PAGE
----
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Extraction of an Unknown Compound
Topics: Chemistry, Solvent, Laboratory glassware, Acid, Solubility / Pages: 4 (821 words) / Published: Jul 29th, 2013

Kate Kirby
June 6, 2013

Title: Extraction of an Unknown Compound
Purpose: The purpose of this experiment was to separate a mixture of two or more unknown compounds and identify them based on their melting point and reactivity with an acid or a base.
Compound studied/Reactions: The organic solvent used in this experiment was methyl t-butyl ether (MTBE, 2-methoxy-2-methylpropane). The unknown that dissolved in the MTBE, but was insoluble in water. MBTE is very volatile and flammable. It was determined in the experiment that the unknown was an organic base (an amine) that reacted with aqueous acid (HCl) to form a water-soluble salt. This reaction is seen below: RNH2 + HCl(aq) ( RNH3+Cl-(aq)
Procedure: It was determined prior to carrying out the experiment that the unknown compound that was used contained a basic compound, not the acidic compound. One gram of the unknown was placed into an Erlenmeyer flask with approximately 30mL of MBTE. The solution was swirled and stirred until all of the unknown solid was dissolved, it was then decanted and placed into a separatory funnel. The unknown mixture contained a basic compound so 15mL of HCl was added to the separatory funnel and shaken up to mix. With the stopper in place on the separatory funnel, the two layers separated, the bottom layer was drained into a beaker, this was the water layer of the solution and set aside for further testing later. To recover the neutral compound from the ether solution, 15mL of saturated aqueous NaCl was added to the separatory funnel using the same technique as before. The bottom layer was drained and discarded in the sink. The remaining layer, the ether layer, was poured out of the top of the funnel into a Erlenmeyer flask with several scoops of anhydrous MgSO4 to dry the ether solution. The solution was decanted into a 100mL round bottom flask and the ether was removed using a rotary evaporator. The remaining solid, which was the neutral organic compound, was scraped from the flask onto a piece of filter paper and allowed to dry completely. The aqueous solution that was collected from the separatory funnel earlier in the experiment was placed in an ice bath for a few minutes to cool. After the solution was cooled, approximately 15mL of 3M NaOH were added in small amounts until it was acidic, at which point the solution turned milky white and the solid amine precipitated in the solution. The precipitated solid amine was collected using suction filtration in a Buchner funnel until the solid was dry. The solid collected was the base compound. Finally, the melting points of both of the solids collected were calculated and used to identify the unknowns.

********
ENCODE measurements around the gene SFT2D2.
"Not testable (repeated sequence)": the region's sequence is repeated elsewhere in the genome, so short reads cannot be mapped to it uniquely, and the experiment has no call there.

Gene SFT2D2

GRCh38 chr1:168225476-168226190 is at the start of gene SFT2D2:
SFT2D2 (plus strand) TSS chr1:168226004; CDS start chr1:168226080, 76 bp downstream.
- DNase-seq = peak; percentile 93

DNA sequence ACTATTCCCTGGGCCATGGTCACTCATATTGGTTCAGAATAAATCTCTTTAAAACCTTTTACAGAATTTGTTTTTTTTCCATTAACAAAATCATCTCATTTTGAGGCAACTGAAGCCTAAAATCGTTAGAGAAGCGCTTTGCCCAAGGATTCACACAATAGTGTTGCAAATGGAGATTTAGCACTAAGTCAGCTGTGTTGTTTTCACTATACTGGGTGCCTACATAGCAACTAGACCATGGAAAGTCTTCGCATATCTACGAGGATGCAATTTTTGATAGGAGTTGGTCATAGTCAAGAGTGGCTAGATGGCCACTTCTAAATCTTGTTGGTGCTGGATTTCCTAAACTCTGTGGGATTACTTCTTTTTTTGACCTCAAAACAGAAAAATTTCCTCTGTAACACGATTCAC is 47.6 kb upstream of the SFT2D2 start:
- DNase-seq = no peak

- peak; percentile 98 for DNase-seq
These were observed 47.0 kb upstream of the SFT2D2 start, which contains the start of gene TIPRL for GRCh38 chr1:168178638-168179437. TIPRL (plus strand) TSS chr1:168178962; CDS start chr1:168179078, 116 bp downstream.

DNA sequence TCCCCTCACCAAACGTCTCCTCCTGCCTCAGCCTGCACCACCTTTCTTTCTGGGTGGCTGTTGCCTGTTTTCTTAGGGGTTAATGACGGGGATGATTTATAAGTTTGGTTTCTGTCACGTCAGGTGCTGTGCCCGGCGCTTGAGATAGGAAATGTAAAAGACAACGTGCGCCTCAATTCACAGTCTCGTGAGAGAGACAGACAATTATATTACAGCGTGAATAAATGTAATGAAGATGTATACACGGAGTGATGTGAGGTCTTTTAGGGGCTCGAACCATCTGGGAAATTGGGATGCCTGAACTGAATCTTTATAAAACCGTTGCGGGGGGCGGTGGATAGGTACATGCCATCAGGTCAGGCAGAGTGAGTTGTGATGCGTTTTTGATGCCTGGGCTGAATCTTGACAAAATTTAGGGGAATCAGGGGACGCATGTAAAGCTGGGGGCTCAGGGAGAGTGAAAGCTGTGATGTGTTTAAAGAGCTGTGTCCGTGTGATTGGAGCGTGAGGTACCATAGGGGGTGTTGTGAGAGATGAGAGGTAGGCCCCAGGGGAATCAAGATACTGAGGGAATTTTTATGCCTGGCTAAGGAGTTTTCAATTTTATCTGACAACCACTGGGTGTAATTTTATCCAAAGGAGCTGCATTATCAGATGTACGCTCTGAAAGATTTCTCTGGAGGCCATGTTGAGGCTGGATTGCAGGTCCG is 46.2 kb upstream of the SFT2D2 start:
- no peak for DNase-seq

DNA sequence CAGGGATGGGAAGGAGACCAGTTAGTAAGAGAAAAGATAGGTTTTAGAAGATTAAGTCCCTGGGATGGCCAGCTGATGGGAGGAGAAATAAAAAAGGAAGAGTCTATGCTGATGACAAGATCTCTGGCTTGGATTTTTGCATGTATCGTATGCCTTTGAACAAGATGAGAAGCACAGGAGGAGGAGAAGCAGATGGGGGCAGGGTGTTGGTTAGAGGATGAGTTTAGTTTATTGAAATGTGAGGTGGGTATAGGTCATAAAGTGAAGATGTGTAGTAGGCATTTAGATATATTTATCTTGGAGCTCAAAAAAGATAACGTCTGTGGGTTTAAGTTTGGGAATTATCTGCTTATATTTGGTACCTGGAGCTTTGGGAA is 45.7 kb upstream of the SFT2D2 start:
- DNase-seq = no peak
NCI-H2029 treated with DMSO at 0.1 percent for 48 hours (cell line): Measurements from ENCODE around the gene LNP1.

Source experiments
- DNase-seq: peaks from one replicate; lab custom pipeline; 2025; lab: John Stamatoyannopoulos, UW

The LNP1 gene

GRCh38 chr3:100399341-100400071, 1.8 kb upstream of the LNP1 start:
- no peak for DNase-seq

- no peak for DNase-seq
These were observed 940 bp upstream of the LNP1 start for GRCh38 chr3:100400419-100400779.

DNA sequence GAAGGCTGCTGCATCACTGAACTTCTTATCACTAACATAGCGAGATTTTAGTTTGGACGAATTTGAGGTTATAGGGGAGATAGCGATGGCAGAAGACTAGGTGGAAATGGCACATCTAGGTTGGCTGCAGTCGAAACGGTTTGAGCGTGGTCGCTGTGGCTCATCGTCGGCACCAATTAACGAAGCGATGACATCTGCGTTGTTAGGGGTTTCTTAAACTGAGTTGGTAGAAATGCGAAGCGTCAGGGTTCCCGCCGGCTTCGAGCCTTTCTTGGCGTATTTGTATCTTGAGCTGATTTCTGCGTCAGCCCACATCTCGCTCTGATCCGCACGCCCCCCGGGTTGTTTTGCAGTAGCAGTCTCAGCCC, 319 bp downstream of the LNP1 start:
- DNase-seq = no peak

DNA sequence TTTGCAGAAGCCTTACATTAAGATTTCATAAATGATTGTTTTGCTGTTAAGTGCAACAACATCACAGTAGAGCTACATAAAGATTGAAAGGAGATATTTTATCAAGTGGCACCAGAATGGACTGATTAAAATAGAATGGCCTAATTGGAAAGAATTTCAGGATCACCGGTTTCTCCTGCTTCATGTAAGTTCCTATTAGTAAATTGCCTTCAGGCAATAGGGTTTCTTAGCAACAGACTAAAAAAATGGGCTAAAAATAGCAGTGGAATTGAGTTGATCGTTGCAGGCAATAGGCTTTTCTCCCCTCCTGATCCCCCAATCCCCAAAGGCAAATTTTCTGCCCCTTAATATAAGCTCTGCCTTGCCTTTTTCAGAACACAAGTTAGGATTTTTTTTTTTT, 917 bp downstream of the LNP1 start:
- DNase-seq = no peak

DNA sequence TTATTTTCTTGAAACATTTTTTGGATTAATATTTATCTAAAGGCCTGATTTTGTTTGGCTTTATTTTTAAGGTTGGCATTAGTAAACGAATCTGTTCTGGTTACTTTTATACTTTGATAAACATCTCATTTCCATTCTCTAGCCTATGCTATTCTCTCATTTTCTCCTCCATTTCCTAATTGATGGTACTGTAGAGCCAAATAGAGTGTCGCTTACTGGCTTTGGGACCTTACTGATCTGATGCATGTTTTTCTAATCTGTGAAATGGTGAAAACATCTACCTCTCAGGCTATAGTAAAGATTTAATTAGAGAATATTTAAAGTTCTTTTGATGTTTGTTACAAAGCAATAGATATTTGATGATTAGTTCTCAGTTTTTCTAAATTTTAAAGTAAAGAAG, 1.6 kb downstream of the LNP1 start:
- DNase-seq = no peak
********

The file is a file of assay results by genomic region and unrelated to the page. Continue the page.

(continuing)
|Solid extracted |Melting Point Range |Identification |
|Neutral component |98.6-113.0 (C |Acetanilide (MP: 114-116 (C) |
|Amine solid |77.1-82.8 (C |Ethyl 4-aminobenzoate (MP: 88-90 (C |

Discussion: The unknown compound that was used for the extraction contained a basic compound. The first solid that was extracted and collected was the neutral organic compound, which was a white crystal like solid. The solid was dried and several crystals were used to calculate the melting point. The melting point of the neutral compound was then compared to the melting points of three neutral compounds given in the lab manual and it was determined based on this data that the neutral unknown compound was acetanilide. Similarly, another solid was collected through the extraction of the unknown compound after NaOH was added to the aqueous solution collected from the separatory funnel and dried using suction filtration. This solid component was found to be the solid amine. The melting point of the solid amine was taken and compared to the melting points of other basic compounds given in our lab manual. Based on the information collected, the unknown amine solid was determined to be ethyl 4-aminobenzoate. The melting point range of the amine solid did not match the melting point ranges of any of the compounds given in the lab manual, but the melting points most closely related were that of ethyl 4-aminobenzoate so this was the identification that was chosen. The procedure did go as expected and all of the steps were successful with clear results that followed the expected results given in the lab manual. The evidence used to determine a successful experiment were the melting points of the two solids collected which were identified based on the melting points of the expected outcomes given in the lab manual. The unknown compound was made up of acetanilide and ethyl 4-aminobenzoate, which were both successfully extracted through the experiment.
Conclusion: The extraction of a neutral component and a basic, amine component, was successful. The melting points of the two solid components lead to the conclusion that the unknown compound was composed of acetanilide and ethyl 4-aminobenzoate.

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